ASOSU members say right-wing organization may be influencing elections

The Associated Students of Oregon State University sign hangs in the ASOSU office.
The Associated Students of Oregon State University sign hangs in the ASOSU office.
By Brittnee Barry | OMN Archives

Editor’s Note: The original posting of this story included a paragraph that was not independently verified apart from anonymous sources. The Barometer is committed to accuracy and transparency, so the paragraph was removed until further evidence confirms the claims.

As elections begin, current members of Oregon State University’s student government have emerged with concerns of a right-wing organization’s potential interference. 

With five presidential tickets running for office beginning this week, some members of the Associated Students of OSU said they are particularly worried about the political organization during the start to election season.

The group, Campus Victory Project, is considered a political organization that aims to establish students in university government positions, according to their website. 

CVP is part of Turning Point USA, whose mission is to build a “conservative grassroots activist network” in high schools and colleges, according to their website.

“Our leadership development team identifies leadership potential, addresses student educational and career goals, and provides resources and grants to assist students in developing leadership opportunities on campus,” the CVP website states.

According to a CVP brochure shared by an anonymous source, CVP’s “first and primary goal is to commandeer the top office of student body president at each of the most recognizable and influential American universities.”

One of the universities listed was OSU. 

A screenshot sent to the Barometer anonymously, which is undated but mentions the date 2015, shows PAC-12 as a conference in what is an alleged Campus Victory Project brochure. (Anonymous source)

CVP has approached ASOSU candidates in the past, including current ASOSU President Carissa O’Donnell and Vice President Dakota Canzano, who turned down their offer to work together.

In fact, outside funding for campaigns by any organization or individual acting on the behalf of an organization is a violation of ASOSU election rules.

“Funding” includes offering money for campaigns, scholarships, free goods or lunches. It can also include helping run someone’s campaign. 

According to the 2024 elections packet, a major offense is “accepting financial contributions by any organization or individual acting on behalf of an organization.”

“While we were contacted by a friend and fellow student affiliated with CVP when beginning to organize our campaign, we agreed early on that our platform and motivations did not align with CVP and chose to pursue a self-funded and self-run campaign in which we were our own campaign managers,” O’Donnell and Canzano said in a letter to the editor.

The two shared their financial records with the Barometer which also indicated they were never funded by CVP.

The sources of campaign funding must be from a candidate’s own funds or contributions by other individuals, according to Keri Simonet, ASOSU student government advisor.

Candidates are required to submit their own financial statements for their campaigns at a threshold of $300. 

To Simonet’s knowledge, no ASOSU members have accepted funding from third party organizations.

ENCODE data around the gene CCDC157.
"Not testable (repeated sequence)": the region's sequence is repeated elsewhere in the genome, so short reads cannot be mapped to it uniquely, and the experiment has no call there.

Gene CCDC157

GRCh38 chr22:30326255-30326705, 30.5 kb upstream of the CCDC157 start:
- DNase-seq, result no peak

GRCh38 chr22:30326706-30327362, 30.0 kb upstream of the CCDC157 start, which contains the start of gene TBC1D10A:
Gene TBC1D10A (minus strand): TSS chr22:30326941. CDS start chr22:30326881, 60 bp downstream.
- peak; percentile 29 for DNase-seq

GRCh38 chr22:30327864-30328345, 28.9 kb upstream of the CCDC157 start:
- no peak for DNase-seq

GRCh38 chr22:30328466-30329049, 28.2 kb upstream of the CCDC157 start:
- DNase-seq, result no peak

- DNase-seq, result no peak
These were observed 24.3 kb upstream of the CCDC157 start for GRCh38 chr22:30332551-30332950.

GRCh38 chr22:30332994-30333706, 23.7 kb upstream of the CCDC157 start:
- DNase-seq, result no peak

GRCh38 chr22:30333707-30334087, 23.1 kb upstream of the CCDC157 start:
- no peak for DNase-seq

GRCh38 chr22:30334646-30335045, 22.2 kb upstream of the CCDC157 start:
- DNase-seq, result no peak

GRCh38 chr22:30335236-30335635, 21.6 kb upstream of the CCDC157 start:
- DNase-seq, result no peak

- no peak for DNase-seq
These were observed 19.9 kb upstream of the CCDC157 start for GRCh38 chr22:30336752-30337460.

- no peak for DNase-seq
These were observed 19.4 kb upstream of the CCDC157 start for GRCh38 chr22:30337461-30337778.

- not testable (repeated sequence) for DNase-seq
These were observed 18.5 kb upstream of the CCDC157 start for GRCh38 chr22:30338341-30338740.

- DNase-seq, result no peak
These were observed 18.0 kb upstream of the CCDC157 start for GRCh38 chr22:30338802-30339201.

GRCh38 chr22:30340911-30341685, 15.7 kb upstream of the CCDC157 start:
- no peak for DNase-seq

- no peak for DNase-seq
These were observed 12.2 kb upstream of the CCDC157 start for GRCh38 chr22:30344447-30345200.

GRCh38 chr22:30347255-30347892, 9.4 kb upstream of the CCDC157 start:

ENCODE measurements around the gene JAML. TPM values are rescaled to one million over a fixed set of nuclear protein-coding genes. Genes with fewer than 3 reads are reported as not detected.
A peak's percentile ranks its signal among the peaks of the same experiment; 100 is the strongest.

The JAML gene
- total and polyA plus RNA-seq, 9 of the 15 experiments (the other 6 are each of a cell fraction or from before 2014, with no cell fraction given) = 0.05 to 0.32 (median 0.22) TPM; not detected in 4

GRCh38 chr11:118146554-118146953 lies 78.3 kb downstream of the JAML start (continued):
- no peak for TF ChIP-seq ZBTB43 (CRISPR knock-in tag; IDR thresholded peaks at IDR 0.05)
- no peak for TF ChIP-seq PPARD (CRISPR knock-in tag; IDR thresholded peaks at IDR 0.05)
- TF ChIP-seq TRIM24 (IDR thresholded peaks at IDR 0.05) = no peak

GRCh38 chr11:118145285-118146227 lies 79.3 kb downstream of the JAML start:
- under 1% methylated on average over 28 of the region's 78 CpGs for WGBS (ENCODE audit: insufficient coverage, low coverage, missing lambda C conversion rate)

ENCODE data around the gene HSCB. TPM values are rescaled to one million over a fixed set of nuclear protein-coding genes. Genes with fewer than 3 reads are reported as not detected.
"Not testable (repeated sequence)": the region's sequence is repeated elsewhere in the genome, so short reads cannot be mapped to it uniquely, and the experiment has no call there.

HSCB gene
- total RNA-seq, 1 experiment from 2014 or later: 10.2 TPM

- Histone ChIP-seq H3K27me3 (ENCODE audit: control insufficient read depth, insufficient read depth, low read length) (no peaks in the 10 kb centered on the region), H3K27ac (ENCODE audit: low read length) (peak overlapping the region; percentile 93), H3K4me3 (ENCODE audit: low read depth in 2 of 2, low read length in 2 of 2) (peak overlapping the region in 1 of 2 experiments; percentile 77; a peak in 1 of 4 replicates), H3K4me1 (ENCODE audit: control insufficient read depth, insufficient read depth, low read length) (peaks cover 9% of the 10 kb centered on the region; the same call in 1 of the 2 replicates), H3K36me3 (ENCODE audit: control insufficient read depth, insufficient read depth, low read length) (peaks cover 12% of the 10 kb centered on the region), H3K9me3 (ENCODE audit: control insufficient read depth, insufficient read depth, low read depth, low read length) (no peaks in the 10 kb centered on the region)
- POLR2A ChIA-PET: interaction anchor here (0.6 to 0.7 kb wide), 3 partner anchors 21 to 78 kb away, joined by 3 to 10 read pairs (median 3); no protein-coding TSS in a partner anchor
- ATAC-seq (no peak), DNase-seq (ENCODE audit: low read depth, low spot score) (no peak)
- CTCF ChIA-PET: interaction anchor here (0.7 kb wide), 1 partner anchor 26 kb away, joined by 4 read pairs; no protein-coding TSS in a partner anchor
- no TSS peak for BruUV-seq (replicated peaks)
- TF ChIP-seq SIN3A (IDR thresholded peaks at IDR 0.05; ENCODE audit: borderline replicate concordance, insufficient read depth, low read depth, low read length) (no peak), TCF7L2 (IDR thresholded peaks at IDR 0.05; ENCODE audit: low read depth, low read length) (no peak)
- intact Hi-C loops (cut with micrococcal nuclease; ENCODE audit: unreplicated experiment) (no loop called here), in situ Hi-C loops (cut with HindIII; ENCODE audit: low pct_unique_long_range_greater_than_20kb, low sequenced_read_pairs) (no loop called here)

Two ASOSU members, who asked for anonymity for their position’s sake, said their worries about CVP funding students goes beyond a potential violation of the rules.

“Even outside of the goals of CVP, I am concerned about having people who blatantly violate elections rules and lie to the voter base about their involvement and their ethical behavior when it comes to other important decisions ASOSU is involved in,” said an anonymous member of ASOSU.

According to a 2017 publication of the New Yorker, CVP-sponsored students are allegedly expected to follow TPUSA’s political agenda, which said once CVP is in control of student governments, TPUSA expects campus leaders to follow their political agenda, one of which means defunding progressive organizations within their campuses. Another movement, sources claimed to the New Yorker, was to implement “free speech” to eliminate barriers to hate speech.

According to the same anonymous source, it can be difficult to identify who is taking money and associating themselves with CVP because some don’t make it publicly known. 

In O’Donnell and Canzano’s experience, the presence of third-party organizations in student government is most noticeable during election season. 

“Students can be a vulnerable population, especially as it relates to financial stability and lack of additional time to run a campaign. For students, an offer of financial and organizational support is enticing as it frees barriers to entry often associated with campaigning for elected positions,” O’Donnell and Canzano said. 

CVP was also contacted multiple times for an interview with no response, and students with whom they work are not publicly shared on their website.

The second anonymous source said their biggest concern is that students know what’s happening and understand who is attempting to “get behind” candidates.

As far as what to look for, another anonymous source encourages students to be observant and cautious with endorsements and publicity for candidates coming from sources outside of OSU, particularly non-OSU students. 

“I think the bigger thing for me is, I value above anything else, openness and honesty with the students that put you into office. And if the students that put you into office don’t know the true story behind who’s backing you, then they’re being lied to,” said the second anonymous ASOSU member. 

The ASOSU ballot is open for voting now, ending on March 1. To vote or view the voter’s guide, visit here.

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